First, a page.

EXAMPLE 3

For detecting bacterial growth in urine:

Peptone                 10 gm.Lactose                 5 gm.Sucrose                 5 gm.Dipotassium Phosphate   2 gm.Agar                    20 gm.Eosin Y                 0.4 gm.Methylene Blue          .065 gm.Water, q.s.             1000 ml.This shows a green metallic sheet with E. Coli.
EXAMPLE 4

For indentifying Staphylococci:

110 Media______________________________________Yeast Extract           2.5 gm.Tryptose                10.gm.Gelatin                 30 gm.Lactose                 2 gm.d-Mannitol              10 gm.Sodium Chloride         75 gm.Dipotassium Phosphate   5 gm.Agar                    20 gm.Water, q.s.             1000 ml.______________________________________
EXAMPLE 5

For indentifying Proteus:

Urea-Agar Base______________________________________Peptone                 1 gm.Dextrose                1 gm.Sodium Chloride         5 gm.Monopotassium Phosphate 2 gm.Urea                    20 gm.Phenol Red              .012 gm.Agar                    20 gm.Water, q.s.             1000 ml.______________________________________

Thus, with any suitable culture medium, such as those in the examples above, it is possible for the physician utilizing the device of the present invention, simply to introduce the device directly into the body cavity where it is suspected that the micro-organisms are present. The device is permitted to remain in the body cavity for the period of time required for growth of the micro-organism, if indeed it is present, and thereafter the physician will remove the device of the invention and will examine it so as to determine whether or not micro-organisms are indeed present. Since the device of the invention is incorporated directly into the body cavity to remain there at body temperature and under the exact conditions prevailing in the body, ideal conditions for growth of micro-organisms, if they are present, are used, and thus a far more accurate diagnosis is possible with the present invention than with conventional techniques and apparatus. In addition, any physician can readily practice the method of the invention without requiring the use of special equipment, laboratories, or the like, so that not only is there a great convenience and high accuracy in the diagnosis, but in addition there is a minimum of delay in making the diagnosis.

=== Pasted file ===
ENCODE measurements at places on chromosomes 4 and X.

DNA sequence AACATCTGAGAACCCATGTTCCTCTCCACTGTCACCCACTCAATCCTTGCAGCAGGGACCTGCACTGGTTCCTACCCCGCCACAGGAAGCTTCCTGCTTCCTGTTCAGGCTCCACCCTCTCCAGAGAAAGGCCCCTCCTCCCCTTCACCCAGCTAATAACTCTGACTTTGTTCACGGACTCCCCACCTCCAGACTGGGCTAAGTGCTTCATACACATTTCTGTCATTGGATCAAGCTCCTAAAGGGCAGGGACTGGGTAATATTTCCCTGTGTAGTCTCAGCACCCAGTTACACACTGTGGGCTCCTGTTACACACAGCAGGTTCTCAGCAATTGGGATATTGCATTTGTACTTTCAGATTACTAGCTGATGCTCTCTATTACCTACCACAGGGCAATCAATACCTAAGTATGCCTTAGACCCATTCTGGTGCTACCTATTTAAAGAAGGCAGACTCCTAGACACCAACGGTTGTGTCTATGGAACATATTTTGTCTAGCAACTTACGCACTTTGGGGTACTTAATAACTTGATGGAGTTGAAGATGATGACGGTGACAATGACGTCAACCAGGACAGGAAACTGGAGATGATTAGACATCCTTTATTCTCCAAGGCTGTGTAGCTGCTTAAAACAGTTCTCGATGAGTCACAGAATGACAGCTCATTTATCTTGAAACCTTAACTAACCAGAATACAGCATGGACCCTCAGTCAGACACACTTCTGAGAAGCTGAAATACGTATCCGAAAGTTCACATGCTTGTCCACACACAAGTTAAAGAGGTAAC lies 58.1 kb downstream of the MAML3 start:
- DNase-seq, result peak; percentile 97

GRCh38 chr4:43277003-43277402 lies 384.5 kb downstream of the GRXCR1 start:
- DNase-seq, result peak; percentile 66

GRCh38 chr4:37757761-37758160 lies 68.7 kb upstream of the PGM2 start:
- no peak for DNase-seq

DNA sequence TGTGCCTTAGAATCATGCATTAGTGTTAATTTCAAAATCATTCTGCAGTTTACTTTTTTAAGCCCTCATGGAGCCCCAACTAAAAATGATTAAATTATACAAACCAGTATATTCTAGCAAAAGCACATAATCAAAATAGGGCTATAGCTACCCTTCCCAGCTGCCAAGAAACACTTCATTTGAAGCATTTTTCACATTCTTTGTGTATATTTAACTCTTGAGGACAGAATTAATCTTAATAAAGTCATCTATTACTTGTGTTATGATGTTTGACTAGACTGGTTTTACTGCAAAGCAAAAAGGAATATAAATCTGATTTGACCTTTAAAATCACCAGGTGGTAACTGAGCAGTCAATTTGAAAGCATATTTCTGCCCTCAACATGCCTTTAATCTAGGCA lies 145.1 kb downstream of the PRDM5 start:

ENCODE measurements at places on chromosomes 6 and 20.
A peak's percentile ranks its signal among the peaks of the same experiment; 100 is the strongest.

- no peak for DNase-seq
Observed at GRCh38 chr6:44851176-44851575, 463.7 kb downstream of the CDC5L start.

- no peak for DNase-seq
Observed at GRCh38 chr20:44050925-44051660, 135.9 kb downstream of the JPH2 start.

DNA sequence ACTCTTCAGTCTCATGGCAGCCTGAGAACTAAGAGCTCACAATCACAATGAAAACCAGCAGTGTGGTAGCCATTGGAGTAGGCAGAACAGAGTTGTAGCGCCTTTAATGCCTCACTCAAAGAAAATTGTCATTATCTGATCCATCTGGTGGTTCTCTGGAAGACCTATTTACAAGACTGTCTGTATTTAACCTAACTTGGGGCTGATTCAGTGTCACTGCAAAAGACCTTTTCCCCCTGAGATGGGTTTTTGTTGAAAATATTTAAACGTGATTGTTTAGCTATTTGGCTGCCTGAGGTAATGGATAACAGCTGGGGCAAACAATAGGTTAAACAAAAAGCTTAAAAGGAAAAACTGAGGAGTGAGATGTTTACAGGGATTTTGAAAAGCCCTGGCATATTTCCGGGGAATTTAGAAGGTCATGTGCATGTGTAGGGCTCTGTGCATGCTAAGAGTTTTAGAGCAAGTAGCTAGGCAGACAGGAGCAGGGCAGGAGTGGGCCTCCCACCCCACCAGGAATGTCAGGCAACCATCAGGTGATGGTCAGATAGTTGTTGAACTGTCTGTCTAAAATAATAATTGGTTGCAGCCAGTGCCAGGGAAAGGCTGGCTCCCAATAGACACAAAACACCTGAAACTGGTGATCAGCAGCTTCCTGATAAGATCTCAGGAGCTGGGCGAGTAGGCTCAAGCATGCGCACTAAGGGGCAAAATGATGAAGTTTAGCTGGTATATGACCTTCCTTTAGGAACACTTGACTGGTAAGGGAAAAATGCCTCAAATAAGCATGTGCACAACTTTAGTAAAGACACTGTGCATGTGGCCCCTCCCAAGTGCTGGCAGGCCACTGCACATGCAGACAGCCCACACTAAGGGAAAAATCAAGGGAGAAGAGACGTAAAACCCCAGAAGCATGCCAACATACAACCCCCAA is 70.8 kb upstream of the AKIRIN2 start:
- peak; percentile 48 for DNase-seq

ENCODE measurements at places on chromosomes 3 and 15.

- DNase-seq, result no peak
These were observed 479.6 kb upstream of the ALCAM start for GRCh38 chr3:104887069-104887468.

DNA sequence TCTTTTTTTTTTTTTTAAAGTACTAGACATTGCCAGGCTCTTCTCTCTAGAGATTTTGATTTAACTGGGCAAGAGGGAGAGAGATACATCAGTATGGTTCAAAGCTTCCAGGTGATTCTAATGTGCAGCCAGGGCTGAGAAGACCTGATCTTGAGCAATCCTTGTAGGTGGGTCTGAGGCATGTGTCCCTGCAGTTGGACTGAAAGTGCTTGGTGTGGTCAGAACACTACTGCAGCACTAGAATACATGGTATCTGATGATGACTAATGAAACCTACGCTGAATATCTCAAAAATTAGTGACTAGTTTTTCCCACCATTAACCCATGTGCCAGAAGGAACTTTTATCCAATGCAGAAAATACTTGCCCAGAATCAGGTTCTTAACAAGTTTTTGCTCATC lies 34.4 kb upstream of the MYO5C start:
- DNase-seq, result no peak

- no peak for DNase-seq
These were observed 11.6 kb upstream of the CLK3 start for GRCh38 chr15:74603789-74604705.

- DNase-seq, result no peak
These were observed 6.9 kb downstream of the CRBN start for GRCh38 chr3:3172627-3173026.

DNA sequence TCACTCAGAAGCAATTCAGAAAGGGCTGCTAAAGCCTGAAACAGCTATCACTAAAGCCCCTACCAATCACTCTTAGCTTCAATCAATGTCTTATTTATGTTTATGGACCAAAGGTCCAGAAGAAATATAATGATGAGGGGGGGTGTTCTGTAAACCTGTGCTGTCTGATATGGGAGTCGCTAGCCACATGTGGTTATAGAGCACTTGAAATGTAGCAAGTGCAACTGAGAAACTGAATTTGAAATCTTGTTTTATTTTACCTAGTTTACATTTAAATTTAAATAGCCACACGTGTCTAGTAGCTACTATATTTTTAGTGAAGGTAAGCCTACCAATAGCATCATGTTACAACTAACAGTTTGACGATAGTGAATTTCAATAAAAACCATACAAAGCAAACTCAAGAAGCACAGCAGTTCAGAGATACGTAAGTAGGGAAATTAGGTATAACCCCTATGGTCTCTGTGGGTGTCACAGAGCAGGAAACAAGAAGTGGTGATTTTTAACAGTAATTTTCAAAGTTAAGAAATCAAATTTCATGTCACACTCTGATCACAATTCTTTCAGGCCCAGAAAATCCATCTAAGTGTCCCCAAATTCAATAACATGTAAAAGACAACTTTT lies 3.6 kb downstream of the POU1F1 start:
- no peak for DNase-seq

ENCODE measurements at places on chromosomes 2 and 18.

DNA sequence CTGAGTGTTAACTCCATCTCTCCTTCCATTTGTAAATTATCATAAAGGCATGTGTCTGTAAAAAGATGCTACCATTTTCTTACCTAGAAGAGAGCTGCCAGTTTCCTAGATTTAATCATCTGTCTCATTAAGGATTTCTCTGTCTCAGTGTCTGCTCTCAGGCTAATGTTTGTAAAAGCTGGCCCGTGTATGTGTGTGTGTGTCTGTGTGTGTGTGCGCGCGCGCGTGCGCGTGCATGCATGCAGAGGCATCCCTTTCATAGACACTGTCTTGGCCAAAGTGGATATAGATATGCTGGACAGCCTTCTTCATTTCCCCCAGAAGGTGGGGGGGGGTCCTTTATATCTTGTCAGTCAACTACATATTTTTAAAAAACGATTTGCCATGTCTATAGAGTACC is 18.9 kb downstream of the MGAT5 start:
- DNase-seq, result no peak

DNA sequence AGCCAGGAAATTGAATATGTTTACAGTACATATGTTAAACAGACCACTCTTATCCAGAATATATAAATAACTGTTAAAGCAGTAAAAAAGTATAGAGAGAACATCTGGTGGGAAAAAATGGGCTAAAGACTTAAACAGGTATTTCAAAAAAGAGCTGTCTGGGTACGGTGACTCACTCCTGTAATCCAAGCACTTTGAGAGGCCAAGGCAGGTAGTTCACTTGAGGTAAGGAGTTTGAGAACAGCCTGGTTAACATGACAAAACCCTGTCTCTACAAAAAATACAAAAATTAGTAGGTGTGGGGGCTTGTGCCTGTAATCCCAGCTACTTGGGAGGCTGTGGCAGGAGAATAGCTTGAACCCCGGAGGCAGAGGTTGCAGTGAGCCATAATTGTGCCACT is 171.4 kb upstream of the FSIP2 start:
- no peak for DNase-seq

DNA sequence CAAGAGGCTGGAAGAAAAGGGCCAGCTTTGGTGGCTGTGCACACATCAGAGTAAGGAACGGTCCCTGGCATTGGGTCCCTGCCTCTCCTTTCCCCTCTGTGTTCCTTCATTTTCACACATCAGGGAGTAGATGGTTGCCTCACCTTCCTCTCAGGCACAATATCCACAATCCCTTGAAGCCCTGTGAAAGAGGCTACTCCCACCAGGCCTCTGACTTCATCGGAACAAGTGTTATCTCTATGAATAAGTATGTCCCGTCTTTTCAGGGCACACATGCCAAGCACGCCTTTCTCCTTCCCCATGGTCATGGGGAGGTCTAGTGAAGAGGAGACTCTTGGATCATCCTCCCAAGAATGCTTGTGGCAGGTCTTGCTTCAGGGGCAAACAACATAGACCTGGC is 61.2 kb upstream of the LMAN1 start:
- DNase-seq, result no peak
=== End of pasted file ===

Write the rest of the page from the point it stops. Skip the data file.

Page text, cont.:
In any of the above devices, the culture medium may be divided into several sections for indicating, respectively, the presence of different micro-organisms, so that a broad spectrum type of differential devices is utilized for simultaneously growing a number of different culture. Also, in the case of the tampon, the devices incorporated therein may have, respectively, different culture mediums for indicating the presence of different micro-organisms.